With a nod to “Waiting to Exhale,” yarn introduces Keith (Blair Underwood), a rich, well-educated (Harvard MBA) corporate banker, who becomes enamored of Stony, providing her the only legitimate venue for a better future. Their dates, with his instruction of how to be a “classy lady,” serve as diverting romantic interludes, but they also break the momentum of the actioner, especially in the midsection.

Ultimately, the script suffers from being overly calculated and too schematic. With all the effort to create four strong individual characterizations, the women often come across as types: the butch lesbian, the susceptible single mom, etc. It’s also hard not to notice the balance in the gallery of black personalities for every “negative” black figure, there’s a counter positive one, be they bankers, cops or employers.

Gray, who made his feature debut last year with the sleeper hit comedy “Friday,” shows vast improvement as a director. With a keen eye for detail and flashy style (based on his previous musicvideo work), he gives the film an undeniable urgency. The action sequences, particularly the final one, are excitingly staged, the mise-en-scene is subtle and engaging, and the ease with which he handles his mostly female cast is impressive.

After making a strong mark this summer in the comedy “The Nutty Professor,” Pinkett clearly is bound for major stardom, cashing in on her natural likability and raw intensity. Singer-actress Latifah also shines in her nuanced mixing of a tough, street-smart exterior with a fun-loving, loyal heart. Always congenial, Fox is good in showing the fine line between legit and criminal behavior. In a role that resembles Harvey Keitel’s benevolent sheriff in “Thelma & Louise,” John C. McGinley renders vividly the dilemmas of a modern-day cop. The only weak performance in the otherwise superb cast is that of Elise, the one debutante in the group.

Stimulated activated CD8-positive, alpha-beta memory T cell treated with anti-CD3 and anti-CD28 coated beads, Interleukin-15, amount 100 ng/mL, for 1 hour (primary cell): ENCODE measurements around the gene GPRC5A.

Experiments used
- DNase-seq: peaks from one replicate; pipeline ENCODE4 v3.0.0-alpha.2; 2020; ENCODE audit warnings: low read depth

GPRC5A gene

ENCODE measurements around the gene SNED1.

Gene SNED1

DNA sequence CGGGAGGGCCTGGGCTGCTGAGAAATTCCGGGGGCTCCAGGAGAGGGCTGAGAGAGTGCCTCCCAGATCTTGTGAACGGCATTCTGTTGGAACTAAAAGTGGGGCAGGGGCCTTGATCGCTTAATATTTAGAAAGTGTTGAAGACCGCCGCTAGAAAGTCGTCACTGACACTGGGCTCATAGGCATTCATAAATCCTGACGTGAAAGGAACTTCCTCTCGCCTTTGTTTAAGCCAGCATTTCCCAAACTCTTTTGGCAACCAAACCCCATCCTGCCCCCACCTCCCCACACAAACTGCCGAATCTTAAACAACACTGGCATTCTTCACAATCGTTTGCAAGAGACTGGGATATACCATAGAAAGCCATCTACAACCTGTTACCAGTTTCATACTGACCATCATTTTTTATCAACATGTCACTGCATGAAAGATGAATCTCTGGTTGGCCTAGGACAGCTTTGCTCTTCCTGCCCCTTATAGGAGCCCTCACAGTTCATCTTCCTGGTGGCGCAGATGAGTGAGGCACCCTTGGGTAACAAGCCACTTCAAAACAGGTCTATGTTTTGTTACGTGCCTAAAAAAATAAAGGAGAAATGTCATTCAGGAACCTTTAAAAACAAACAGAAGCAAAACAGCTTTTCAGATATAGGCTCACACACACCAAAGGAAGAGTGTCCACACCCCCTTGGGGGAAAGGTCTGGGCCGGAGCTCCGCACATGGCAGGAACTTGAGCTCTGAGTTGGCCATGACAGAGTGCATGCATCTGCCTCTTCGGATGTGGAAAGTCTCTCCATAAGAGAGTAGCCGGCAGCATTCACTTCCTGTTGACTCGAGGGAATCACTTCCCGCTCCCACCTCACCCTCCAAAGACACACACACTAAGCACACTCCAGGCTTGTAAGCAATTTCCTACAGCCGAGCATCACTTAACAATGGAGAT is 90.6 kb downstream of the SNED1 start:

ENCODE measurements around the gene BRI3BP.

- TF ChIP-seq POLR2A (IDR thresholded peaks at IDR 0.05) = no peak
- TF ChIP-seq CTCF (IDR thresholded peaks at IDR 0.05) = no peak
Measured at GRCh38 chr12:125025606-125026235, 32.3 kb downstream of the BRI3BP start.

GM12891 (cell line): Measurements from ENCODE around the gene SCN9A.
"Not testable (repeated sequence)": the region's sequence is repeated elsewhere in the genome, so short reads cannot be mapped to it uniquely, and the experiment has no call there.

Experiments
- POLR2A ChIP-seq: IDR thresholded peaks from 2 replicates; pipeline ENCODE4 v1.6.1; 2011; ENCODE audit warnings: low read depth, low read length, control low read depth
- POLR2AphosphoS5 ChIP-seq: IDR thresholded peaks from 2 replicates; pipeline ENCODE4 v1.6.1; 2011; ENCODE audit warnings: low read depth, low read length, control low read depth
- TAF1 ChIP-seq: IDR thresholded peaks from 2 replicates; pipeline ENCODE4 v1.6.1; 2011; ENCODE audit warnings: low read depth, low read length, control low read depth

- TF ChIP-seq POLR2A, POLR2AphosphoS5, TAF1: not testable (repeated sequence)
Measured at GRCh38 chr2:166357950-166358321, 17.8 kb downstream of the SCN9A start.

Technical input shows prowess in all quarters.

Set It Off

  • Production: A New Line Cinema release of a Peak production. Produced by Dale Pollock, Oren Koules. Executive producers, Mary Parent, F. Gary Gray. Co-producers, Takashi Bufford, Allen Alsobrook. Directed by F. Gary Gray. Screenplay, Kate Lanier, Takashi Bufford, based on Buffords story.
  • Crew: Camera (Fotokem color, Panavision widescreen), Marc Reshovsky; editor, John Carter; music, Christopher Young; music supervisor, Pilar McCurry; production design, Robb Wilson King; set decoration, Lance Lombardo; costume design, Sylvia Vega Vasquez; sound (Dolby stereo), Richard Lightstone; associate producer, Robert J. Degus; assistant directors, Michelange Bolla, Don Wilkerson; casting, Robi Reed-Humes. Reviewed at New Line screening room, Beverly Hills, Oct. 23, 1996. MPAA Rating: R. Running time: 120 MIN.
  • With: Stony - Jada Pinkett<br> Cleo - Queen Latifah<br> Frankie - Vivica A. Fox<br> Tisean - Kimberly Elise<br> Detective Strode - John C. McGinley<br> Keith - Blair Underwood<br> Jajuan - Vincent And Van Baum<br> Stevie - Chaz Lamar Shepard<br>